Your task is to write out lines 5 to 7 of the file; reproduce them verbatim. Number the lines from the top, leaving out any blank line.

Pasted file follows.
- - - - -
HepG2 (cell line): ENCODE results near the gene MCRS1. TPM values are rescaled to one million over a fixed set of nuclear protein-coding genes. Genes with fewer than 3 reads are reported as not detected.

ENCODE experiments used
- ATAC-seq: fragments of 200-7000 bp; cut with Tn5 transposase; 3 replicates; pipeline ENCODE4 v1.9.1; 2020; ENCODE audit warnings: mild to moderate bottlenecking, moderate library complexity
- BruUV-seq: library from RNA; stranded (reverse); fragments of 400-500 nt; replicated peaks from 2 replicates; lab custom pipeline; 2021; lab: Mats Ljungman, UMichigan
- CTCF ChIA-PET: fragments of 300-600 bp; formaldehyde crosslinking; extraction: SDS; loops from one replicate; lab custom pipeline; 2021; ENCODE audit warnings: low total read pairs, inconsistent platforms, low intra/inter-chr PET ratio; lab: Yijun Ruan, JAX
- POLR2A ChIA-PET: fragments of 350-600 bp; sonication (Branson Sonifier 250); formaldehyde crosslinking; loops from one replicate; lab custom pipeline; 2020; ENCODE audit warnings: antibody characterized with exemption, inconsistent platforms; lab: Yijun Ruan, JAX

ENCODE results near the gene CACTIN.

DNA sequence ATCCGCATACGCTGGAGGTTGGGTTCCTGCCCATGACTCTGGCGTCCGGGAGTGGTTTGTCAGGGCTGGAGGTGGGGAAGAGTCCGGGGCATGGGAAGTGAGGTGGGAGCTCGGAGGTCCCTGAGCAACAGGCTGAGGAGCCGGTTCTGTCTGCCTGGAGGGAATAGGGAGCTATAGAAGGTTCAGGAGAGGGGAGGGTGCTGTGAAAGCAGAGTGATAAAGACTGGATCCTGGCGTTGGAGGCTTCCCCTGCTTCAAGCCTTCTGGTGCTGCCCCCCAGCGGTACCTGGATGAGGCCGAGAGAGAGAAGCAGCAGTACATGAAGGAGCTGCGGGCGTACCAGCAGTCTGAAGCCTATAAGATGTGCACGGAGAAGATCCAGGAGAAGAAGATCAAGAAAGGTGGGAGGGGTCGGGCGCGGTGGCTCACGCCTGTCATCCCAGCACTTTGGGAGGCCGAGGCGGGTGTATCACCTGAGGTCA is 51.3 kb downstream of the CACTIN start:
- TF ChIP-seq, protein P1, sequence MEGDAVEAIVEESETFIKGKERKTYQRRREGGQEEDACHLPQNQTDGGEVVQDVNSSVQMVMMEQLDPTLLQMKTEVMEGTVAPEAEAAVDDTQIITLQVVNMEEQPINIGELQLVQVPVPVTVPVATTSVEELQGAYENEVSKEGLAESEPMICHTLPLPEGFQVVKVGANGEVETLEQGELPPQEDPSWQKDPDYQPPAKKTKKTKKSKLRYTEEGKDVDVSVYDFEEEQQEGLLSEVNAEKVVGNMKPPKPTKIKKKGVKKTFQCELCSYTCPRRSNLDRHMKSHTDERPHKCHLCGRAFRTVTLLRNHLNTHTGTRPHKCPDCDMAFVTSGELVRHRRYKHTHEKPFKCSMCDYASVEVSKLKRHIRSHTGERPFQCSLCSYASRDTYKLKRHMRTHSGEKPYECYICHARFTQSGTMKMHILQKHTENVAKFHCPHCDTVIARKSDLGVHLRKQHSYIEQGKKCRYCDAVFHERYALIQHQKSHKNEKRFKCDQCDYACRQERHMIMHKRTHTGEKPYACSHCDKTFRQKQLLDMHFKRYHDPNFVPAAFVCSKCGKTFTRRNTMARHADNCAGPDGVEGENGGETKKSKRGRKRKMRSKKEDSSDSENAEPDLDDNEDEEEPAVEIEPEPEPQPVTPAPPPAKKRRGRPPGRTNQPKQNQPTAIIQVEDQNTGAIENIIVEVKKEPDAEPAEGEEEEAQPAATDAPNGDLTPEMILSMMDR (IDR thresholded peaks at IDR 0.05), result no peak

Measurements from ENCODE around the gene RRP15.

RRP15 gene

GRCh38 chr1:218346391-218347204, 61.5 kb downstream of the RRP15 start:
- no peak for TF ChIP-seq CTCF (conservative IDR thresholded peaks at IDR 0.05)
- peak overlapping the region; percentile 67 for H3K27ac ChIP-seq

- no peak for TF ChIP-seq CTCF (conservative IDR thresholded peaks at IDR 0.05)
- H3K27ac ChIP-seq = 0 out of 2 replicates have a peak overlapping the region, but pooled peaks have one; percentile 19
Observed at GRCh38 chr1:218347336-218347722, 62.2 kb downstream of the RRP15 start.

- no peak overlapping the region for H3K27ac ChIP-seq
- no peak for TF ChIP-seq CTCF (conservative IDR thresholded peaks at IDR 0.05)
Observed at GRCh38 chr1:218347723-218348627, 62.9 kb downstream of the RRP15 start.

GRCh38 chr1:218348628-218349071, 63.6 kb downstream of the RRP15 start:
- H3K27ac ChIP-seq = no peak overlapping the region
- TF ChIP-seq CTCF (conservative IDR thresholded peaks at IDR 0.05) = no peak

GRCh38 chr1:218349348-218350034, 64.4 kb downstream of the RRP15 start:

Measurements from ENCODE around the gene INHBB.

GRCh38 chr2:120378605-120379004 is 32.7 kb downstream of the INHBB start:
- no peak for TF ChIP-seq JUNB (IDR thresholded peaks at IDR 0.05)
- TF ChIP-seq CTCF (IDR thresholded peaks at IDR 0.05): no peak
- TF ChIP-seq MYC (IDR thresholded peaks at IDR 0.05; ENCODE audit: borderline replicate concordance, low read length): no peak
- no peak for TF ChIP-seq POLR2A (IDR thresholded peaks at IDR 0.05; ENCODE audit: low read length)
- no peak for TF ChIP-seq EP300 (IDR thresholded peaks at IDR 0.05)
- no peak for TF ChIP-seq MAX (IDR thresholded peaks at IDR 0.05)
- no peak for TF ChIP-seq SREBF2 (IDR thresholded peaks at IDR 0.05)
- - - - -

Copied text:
- CTCF ChIA-PET: fragments of 300-600 bp; formaldehyde crosslinking; extraction: SDS; loops from one replicate; lab custom pipeline; 2021; ENCODE audit warnings: low total read pairs, inconsistent platforms, low intra/inter-chr PET ratio; lab: Yijun Ruan, JAX
- POLR2A ChIA-PET: fragments of 350-600 bp; sonication (Branson Sonifier 250); formaldehyde crosslinking; loops from one replicate; lab custom pipeline; 2020; ENCODE audit warnings: antibody characterized with exemption, inconsistent platforms; lab: Yijun Ruan, JAX

ENCODE results near the gene CACTIN.